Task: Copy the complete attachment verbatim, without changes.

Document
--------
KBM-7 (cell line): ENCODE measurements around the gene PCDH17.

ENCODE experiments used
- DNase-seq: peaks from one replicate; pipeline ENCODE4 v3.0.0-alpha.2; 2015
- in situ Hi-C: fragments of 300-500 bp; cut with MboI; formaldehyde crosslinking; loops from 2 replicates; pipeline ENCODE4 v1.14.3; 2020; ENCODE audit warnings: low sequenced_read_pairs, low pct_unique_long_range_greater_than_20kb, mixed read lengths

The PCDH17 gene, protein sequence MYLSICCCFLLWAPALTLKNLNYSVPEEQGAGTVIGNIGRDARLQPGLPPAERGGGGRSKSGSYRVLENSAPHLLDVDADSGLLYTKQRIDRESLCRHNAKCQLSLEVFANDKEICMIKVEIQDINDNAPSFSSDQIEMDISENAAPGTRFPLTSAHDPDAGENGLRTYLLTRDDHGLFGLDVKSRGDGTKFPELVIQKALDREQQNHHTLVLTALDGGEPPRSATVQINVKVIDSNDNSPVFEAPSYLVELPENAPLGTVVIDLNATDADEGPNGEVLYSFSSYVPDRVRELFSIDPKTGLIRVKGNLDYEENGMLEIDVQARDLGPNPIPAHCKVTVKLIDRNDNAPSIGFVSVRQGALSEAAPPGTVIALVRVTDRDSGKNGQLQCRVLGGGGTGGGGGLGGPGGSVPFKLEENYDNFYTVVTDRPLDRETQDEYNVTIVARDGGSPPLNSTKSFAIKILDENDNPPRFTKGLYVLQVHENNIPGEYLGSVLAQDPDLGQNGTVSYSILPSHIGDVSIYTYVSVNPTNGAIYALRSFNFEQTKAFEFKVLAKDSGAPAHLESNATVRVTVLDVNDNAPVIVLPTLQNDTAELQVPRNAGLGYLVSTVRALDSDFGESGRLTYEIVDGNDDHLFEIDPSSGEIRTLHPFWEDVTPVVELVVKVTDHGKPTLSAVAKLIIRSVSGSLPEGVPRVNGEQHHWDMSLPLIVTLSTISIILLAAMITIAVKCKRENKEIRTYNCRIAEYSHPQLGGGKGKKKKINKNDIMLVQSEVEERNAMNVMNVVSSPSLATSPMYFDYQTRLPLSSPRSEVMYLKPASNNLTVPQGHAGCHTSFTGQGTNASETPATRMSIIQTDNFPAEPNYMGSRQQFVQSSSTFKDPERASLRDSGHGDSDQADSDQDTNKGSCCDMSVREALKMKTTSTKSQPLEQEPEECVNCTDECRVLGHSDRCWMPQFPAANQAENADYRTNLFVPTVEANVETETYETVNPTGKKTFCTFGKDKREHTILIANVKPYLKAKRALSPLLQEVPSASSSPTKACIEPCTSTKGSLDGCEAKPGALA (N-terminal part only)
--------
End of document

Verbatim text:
KBM-7 (cell line): ENCODE measurements around the gene PCDH17.

ENCODE experiments used
- DNase-seq: peaks from one replicate; pipeline ENCODE4 v3.0.0-alpha.2; 2015
- in situ Hi-C: fragments of 300-500 bp; cut with MboI; formaldehyde crosslinking; loops from 2 replicates; pipeline ENCODE4 v1.14.3; 2020; ENCODE audit warnings: low sequenced_read_pairs, low pct_unique_long_range_greater_than_20kb, mixed read lengths

The PCDH17 gene, protein sequence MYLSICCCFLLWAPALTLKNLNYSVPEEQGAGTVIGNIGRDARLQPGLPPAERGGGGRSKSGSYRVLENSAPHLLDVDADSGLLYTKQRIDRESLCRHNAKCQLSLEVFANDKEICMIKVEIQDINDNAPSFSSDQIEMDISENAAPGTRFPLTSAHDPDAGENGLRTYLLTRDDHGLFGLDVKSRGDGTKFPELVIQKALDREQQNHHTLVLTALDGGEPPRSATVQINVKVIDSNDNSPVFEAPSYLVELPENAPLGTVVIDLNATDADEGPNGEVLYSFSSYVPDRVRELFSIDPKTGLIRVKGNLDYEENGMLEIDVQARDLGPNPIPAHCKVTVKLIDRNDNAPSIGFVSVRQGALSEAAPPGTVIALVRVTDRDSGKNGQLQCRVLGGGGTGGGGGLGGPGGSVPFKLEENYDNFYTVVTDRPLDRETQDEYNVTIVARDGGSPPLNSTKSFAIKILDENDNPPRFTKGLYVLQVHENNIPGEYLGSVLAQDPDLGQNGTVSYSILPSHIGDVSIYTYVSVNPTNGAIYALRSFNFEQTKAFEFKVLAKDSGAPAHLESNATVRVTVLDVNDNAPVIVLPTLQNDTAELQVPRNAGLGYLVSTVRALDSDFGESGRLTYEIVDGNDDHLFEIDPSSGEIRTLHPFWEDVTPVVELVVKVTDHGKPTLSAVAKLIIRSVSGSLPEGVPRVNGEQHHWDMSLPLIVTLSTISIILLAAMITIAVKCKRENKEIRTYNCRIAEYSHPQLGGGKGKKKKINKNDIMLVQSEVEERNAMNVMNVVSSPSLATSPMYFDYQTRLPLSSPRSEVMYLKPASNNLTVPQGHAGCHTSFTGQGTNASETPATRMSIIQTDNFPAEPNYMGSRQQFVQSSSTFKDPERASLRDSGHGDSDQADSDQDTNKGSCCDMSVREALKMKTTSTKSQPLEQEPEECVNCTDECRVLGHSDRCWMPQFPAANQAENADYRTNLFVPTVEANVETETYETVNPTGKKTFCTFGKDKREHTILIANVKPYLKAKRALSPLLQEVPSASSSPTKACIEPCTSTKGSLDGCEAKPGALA (N-terminal part only)